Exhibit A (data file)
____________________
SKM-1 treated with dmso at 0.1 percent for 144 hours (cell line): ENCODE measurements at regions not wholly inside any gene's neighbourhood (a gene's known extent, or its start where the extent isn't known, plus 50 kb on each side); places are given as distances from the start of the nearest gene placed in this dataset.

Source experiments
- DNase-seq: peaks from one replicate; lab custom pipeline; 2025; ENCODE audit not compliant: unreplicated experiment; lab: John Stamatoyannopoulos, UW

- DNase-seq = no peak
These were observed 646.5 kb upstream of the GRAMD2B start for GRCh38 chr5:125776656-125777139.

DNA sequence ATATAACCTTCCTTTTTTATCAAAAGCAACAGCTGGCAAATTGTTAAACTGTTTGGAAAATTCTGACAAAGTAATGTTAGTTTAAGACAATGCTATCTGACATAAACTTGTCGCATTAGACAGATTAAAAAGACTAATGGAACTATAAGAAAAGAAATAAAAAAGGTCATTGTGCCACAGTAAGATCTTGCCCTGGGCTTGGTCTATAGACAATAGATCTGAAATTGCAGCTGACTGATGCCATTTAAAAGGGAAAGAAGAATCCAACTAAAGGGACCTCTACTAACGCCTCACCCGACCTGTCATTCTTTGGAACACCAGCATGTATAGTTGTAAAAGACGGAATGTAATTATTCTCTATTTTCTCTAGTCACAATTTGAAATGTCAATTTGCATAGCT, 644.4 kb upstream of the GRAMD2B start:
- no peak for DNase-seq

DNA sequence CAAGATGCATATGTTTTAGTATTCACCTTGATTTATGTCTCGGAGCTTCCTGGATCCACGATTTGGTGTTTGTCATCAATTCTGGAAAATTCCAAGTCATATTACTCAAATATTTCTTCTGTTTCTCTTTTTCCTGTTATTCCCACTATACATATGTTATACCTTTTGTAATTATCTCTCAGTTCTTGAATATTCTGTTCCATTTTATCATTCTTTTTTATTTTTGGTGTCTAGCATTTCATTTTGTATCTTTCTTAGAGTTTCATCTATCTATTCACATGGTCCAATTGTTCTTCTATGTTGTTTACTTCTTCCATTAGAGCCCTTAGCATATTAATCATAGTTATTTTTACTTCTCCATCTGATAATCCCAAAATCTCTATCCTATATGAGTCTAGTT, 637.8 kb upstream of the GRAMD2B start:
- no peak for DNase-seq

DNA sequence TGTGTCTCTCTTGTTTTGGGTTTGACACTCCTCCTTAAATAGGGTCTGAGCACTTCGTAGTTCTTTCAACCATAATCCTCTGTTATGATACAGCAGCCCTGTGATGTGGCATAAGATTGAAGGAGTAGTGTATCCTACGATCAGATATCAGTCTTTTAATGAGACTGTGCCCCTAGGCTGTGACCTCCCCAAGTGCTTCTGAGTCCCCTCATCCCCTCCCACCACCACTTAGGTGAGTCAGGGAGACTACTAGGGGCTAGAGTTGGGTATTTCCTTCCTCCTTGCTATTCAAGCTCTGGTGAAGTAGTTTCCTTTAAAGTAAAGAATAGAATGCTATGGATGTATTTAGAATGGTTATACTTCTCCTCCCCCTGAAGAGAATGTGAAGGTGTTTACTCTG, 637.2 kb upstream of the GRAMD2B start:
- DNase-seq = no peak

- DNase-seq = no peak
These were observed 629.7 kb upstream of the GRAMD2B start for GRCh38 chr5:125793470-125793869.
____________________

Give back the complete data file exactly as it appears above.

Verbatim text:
SKM-1 treated with dmso at 0.1 percent for 144 hours (cell line): ENCODE measurements at regions not wholly inside any gene's neighbourhood (a gene's known extent, or its start where the extent isn't known, plus 50 kb on each side); places are given as distances from the start of the nearest gene placed in this dataset.

Source experiments
- DNase-seq: peaks from one replicate; lab custom pipeline; 2025; ENCODE audit not compliant: unreplicated experiment; lab: John Stamatoyannopoulos, UW

- DNase-seq = no peak
These were observed 646.5 kb upstream of the GRAMD2B start for GRCh38 chr5:125776656-125777139.

DNA sequence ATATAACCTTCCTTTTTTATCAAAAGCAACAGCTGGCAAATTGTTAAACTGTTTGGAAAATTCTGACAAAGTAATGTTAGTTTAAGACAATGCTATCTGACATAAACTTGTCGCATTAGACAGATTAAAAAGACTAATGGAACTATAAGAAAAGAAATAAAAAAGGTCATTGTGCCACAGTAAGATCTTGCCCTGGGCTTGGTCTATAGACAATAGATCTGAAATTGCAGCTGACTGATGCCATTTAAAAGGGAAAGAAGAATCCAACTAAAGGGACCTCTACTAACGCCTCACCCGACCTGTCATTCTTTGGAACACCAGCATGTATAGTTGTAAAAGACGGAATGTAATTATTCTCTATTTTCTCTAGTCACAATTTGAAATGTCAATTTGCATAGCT, 644.4 kb upstream of the GRAMD2B start:
- no peak for DNase-seq

DNA sequence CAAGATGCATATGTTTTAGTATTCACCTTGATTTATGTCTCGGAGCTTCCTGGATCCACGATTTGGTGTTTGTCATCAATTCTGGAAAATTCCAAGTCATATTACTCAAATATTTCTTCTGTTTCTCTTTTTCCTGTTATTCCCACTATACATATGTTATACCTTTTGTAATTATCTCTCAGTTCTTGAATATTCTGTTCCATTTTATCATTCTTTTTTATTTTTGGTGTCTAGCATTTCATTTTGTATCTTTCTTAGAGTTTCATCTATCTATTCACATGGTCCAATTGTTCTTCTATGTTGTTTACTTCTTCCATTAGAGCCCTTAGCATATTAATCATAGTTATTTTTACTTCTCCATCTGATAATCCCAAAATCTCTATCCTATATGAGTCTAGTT, 637.8 kb upstream of the GRAMD2B start:
- no peak for DNase-seq

DNA sequence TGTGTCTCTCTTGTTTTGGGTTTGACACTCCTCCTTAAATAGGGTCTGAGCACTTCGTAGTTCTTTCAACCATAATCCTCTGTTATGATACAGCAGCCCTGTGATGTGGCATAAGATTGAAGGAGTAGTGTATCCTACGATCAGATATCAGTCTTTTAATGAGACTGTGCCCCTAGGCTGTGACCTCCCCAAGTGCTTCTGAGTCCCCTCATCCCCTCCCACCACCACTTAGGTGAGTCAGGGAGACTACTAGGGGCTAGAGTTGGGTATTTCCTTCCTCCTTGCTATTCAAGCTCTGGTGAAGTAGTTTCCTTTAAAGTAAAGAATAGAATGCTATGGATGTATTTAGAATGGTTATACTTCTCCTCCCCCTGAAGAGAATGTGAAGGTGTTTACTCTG, 637.2 kb upstream of the GRAMD2B start:
- DNase-seq = no peak

- DNase-seq = no peak
These were observed 629.7 kb upstream of the GRAMD2B start for GRCh38 chr5:125793470-125793869.